How to care for your finest threads

From leather to linen, and silk to suede, tips on caring for your businesswear.

The worst weather is behind us, but the coming warmth presents new challenges. Mostly for our fabrics. Suede and leather get tossed into storage with salt stains or grow mildew. Silk comes out of the closet covered in mothballs and creases, while linen ends up looking like a wrinkled napkin. It’s tempting to fob off the maintenance chore on specialty cleaners or permanently switch to cotton polyester blends. But the simpler, cheaper and more mature solution is to learn how to care for your finest businesswear.

Silk: Handwash in cold water using a mild detergent, and pat dry with a towel. Hang on a padded hanger to avoid creasing. For ties, rolling them up loosely and placing them in a drawer will avoid stretching. To remove any wrinkles, use steam. 1, 3, 4, 5

Leather: Correct storage is crucial. Never put leather in plastic, which encourages mildew growth, and always keep in a cool, dry place away from heat. Stuff leather shoes and handbags with newspaper so they retain their shape. 2, 4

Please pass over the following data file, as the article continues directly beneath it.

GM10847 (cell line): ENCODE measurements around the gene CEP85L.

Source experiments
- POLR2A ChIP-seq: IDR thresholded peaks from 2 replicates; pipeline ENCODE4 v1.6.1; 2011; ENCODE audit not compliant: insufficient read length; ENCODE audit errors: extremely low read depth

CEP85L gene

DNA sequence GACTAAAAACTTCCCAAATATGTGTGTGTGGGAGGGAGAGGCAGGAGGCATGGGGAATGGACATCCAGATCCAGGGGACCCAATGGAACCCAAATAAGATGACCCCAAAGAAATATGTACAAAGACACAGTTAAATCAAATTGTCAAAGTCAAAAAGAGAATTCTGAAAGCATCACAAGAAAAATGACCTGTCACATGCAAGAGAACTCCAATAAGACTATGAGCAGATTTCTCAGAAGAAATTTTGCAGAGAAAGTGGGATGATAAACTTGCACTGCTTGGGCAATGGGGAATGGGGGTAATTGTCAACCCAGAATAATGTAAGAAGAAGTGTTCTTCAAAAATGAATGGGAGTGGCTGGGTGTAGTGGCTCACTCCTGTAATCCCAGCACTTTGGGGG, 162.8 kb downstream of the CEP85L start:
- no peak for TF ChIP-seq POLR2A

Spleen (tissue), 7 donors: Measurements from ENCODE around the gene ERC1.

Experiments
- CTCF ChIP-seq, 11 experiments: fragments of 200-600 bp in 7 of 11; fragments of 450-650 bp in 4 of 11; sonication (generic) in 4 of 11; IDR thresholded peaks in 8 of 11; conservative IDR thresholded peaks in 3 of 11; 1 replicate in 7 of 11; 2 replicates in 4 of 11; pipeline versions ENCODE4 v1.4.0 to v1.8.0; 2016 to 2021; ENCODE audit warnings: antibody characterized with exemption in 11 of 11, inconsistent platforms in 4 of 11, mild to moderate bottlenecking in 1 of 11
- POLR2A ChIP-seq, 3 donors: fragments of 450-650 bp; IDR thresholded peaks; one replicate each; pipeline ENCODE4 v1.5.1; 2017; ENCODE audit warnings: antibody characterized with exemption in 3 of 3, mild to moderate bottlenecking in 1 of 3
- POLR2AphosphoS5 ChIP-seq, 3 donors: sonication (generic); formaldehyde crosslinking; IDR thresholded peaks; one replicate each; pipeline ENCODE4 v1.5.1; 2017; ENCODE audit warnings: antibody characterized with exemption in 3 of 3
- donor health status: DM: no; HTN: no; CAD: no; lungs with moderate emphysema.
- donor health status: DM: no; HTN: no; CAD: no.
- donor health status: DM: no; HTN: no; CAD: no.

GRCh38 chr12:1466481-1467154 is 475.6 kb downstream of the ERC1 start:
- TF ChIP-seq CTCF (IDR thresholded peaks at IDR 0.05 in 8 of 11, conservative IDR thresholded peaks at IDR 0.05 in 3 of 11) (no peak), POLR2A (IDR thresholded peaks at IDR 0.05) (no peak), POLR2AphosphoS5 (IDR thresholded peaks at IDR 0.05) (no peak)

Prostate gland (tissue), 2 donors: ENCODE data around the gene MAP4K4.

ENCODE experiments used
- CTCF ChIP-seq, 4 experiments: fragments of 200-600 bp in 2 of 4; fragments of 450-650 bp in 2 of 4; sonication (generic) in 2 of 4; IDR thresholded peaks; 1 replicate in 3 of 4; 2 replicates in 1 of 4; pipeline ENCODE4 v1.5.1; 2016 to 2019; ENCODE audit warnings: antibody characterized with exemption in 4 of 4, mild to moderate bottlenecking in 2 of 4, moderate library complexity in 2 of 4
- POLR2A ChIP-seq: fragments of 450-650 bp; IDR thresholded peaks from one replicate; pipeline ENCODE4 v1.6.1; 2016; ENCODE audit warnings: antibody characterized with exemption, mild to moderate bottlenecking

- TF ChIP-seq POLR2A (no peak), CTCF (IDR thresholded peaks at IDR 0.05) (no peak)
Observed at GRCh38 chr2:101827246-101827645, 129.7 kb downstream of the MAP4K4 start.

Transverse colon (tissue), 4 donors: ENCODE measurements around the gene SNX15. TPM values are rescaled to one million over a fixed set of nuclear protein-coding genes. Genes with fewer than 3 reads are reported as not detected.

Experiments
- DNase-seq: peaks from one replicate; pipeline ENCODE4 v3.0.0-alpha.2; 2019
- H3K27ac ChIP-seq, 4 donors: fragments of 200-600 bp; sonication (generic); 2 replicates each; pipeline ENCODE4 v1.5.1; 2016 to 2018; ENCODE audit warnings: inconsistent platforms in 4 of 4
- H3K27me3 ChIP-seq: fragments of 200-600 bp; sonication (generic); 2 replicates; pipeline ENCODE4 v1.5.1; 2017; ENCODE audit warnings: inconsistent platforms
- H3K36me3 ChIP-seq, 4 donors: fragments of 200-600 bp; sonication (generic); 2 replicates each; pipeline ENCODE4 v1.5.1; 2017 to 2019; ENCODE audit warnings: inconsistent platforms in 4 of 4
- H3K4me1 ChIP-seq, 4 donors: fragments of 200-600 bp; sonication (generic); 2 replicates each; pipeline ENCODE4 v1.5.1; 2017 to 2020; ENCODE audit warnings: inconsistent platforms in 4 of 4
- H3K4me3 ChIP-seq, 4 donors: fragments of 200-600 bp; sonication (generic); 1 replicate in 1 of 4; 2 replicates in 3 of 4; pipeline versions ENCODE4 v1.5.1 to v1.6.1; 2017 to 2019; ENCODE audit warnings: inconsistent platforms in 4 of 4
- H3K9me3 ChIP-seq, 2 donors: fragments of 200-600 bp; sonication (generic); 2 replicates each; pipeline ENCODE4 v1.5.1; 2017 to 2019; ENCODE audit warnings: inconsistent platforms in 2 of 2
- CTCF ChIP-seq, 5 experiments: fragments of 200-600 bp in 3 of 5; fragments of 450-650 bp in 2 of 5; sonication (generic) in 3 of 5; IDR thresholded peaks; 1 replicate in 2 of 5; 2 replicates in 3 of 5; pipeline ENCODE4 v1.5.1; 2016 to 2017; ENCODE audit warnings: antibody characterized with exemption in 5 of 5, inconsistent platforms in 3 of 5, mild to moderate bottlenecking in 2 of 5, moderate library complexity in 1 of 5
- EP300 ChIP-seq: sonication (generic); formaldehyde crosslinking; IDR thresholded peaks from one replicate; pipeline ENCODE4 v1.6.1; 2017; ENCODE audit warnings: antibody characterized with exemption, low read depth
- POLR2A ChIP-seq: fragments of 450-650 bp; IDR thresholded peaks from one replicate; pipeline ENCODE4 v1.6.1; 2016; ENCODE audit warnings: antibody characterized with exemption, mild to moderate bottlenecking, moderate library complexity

Suede: Before putting suede boots away for the winter, give them a once-over. On a dry stain, use an eraser or sandpaper. On oil or mud, soak it up with talcum powder and let dry overnight. A cloth dipped in vinegar gets rid of salt stains. 2

Wool: Needs dry cleaning, but no more than twice a year. In the meantime, brush down for dust and use rounded-shoulder hangers. Give wool suits a full day between wears to let them regain their shape. Store in cedar, wrap in acid-free tissue paper and add mothballs. 1, 3, 4, 6

Linen: Made from flax plants, the fabric wicks away sweat, making it ideal for hot weather. Can be washed by hand or in the machine with warm water, but always hang up to dry. To lessen wrinkles, iron with a bit of spray-on starch and never fold. 1, 4

1 – Hang to dry
2 – Keep dry and cool
3 – Use good hangers
4 – Loses shape
5 – Handwash
6 – Dry clean